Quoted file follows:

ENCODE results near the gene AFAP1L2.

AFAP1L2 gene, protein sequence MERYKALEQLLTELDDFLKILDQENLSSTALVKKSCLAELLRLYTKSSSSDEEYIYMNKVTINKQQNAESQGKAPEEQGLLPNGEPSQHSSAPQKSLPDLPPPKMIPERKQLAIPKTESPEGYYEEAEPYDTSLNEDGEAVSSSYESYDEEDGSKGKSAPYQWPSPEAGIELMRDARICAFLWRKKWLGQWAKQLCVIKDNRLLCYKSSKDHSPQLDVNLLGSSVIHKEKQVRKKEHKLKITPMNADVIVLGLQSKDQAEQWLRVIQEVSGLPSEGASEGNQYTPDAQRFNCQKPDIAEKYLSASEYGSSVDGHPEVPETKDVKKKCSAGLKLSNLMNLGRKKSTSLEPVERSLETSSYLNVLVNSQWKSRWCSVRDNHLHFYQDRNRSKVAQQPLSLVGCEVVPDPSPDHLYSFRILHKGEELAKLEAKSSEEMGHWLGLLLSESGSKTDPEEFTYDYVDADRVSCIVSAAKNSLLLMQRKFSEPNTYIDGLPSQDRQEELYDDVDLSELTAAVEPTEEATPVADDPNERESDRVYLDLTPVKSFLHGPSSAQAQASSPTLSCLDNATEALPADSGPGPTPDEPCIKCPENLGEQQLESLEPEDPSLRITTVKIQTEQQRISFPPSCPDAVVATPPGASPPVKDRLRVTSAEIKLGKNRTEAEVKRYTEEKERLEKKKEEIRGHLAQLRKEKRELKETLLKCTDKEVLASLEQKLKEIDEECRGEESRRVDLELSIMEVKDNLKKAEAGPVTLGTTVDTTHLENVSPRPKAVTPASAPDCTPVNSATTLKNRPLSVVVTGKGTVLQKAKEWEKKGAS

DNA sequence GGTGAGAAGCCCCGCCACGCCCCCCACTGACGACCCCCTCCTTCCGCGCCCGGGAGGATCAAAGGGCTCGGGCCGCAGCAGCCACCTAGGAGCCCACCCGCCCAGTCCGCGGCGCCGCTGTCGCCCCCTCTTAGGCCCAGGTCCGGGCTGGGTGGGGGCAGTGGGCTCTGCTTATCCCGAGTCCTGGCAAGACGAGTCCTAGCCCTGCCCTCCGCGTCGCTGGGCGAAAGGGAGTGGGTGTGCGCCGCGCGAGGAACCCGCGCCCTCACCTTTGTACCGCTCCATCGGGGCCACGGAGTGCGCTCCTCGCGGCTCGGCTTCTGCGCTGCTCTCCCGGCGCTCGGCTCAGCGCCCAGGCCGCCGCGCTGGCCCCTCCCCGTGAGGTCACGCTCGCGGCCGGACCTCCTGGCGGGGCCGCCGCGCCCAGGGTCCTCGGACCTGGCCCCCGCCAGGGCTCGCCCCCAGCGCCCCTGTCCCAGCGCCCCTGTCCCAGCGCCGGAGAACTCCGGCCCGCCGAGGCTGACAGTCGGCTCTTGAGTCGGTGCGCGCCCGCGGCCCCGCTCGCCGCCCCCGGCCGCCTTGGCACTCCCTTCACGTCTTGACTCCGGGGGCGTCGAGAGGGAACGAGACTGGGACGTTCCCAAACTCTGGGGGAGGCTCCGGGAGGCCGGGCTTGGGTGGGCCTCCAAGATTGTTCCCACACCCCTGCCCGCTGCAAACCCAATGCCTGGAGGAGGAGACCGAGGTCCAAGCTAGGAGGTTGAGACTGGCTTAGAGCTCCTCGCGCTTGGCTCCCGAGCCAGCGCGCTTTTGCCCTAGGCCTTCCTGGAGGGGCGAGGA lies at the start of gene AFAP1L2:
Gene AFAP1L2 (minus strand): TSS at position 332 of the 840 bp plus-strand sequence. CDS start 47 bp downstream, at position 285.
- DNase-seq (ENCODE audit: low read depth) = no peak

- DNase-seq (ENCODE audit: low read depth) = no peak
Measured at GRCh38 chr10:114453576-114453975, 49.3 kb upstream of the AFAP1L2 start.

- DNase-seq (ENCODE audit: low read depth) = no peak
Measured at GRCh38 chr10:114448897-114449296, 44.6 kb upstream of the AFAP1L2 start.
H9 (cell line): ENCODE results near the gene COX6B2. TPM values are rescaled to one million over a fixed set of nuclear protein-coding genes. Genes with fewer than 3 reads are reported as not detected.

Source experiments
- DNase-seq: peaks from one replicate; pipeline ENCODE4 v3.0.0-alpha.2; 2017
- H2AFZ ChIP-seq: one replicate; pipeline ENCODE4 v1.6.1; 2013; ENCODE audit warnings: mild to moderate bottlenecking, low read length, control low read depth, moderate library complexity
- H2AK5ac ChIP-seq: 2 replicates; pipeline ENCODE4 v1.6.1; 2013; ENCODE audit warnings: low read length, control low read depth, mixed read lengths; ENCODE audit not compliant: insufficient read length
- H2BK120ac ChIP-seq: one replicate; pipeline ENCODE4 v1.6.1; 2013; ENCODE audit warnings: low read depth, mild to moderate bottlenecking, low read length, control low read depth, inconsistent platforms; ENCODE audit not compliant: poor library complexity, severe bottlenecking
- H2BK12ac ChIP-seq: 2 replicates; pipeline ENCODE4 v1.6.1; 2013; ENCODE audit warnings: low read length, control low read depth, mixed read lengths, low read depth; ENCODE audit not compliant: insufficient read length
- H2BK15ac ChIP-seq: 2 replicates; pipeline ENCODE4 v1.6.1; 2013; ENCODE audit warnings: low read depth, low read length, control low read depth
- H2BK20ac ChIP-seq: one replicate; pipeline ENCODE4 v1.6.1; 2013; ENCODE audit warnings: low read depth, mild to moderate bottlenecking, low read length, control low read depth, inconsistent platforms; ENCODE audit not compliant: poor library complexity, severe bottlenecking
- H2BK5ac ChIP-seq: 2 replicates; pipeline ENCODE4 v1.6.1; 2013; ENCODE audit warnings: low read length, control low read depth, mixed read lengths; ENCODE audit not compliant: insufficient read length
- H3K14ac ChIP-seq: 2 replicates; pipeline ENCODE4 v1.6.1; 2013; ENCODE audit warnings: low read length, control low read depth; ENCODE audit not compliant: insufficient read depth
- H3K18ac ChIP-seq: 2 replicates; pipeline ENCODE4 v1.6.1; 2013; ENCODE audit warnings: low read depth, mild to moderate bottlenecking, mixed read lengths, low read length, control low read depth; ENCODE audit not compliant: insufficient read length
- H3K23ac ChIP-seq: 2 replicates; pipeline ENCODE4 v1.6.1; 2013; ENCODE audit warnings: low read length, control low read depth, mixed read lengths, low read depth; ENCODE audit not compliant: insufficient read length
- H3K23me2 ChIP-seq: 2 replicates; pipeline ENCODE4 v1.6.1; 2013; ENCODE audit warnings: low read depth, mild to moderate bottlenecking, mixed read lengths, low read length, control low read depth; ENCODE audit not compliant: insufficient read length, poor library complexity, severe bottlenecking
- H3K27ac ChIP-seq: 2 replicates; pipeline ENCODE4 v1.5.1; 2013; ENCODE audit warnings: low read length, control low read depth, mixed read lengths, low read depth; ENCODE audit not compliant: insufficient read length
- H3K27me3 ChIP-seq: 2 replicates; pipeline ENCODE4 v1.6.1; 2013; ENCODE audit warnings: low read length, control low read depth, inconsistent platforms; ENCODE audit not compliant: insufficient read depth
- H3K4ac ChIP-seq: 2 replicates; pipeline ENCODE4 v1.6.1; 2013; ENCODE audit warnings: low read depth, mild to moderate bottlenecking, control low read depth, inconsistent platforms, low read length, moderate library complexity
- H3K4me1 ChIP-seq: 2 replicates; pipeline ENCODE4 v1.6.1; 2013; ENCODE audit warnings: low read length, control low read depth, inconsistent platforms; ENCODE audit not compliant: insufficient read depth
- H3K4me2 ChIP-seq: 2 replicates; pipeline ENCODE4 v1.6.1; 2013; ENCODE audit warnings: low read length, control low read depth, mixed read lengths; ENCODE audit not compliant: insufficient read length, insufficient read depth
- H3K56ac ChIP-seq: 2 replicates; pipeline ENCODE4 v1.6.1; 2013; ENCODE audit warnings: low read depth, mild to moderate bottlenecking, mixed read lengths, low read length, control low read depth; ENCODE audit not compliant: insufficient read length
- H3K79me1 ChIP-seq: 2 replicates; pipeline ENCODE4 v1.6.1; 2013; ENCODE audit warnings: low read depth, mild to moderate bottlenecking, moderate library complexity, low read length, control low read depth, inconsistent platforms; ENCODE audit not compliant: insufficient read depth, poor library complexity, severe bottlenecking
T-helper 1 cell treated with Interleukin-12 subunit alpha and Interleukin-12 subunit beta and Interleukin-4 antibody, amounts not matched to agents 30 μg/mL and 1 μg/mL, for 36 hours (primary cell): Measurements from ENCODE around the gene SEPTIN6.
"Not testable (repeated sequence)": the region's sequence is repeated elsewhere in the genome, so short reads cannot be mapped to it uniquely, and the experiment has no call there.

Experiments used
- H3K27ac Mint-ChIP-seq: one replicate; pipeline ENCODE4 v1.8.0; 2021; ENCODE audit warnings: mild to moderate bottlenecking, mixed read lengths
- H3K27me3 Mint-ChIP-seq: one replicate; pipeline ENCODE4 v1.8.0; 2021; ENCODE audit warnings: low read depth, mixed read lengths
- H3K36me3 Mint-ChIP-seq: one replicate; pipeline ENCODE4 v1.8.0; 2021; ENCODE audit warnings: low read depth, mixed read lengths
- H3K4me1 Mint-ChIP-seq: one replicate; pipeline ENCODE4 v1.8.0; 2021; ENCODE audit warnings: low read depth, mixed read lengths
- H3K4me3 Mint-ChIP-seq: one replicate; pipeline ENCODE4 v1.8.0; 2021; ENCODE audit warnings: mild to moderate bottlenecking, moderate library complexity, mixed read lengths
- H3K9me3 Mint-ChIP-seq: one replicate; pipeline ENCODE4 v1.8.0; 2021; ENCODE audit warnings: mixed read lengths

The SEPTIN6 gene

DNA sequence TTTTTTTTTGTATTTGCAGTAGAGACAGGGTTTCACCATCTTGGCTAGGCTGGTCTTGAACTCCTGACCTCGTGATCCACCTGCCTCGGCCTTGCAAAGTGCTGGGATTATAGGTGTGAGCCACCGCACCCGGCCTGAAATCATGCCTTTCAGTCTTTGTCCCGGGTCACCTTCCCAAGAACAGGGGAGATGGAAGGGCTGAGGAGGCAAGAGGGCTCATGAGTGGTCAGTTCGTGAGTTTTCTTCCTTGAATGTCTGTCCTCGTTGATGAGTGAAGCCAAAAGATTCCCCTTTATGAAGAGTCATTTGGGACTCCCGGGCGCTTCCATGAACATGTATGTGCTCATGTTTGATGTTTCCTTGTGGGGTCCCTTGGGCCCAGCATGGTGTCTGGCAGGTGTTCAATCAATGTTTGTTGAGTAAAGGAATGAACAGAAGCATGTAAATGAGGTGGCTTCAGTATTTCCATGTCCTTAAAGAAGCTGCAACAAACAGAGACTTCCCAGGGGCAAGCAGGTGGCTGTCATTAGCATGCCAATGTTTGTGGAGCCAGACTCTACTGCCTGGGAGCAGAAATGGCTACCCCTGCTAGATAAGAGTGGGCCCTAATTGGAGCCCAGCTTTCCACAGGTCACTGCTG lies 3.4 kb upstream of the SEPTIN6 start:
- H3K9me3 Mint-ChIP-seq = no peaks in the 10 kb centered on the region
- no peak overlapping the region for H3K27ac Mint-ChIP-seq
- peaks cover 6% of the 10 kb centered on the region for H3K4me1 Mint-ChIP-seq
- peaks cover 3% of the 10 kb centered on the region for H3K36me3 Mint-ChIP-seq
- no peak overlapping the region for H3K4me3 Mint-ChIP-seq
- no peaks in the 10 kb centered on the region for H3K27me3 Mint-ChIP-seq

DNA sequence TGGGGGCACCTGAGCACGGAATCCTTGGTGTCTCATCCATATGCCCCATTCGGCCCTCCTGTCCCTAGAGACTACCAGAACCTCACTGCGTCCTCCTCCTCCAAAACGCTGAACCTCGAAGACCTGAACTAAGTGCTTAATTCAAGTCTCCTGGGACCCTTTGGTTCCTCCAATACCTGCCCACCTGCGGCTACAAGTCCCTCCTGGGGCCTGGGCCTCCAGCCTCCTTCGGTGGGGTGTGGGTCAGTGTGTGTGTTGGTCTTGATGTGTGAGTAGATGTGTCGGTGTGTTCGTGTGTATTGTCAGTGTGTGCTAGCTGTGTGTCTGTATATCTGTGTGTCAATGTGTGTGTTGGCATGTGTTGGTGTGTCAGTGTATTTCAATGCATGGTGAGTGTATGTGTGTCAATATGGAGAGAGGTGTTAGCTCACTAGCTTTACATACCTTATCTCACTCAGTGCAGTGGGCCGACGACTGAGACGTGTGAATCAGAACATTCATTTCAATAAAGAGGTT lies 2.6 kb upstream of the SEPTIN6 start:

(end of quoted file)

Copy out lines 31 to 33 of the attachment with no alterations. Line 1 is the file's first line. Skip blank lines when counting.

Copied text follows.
T-helper 1 cell treated with Interleukin-12 subunit alpha and Interleukin-12 subunit beta and Interleukin-4 antibody, amounts not matched to agents 30 μg/mL and 1 μg/mL, for 36 hours (primary cell): Measurements from ENCODE around the gene SEPTIN6.
"Not testable (repeated sequence)": the region's sequence is repeated elsewhere in the genome, so short reads cannot be mapped to it uniquely, and the experiment has no call there.

Experiments used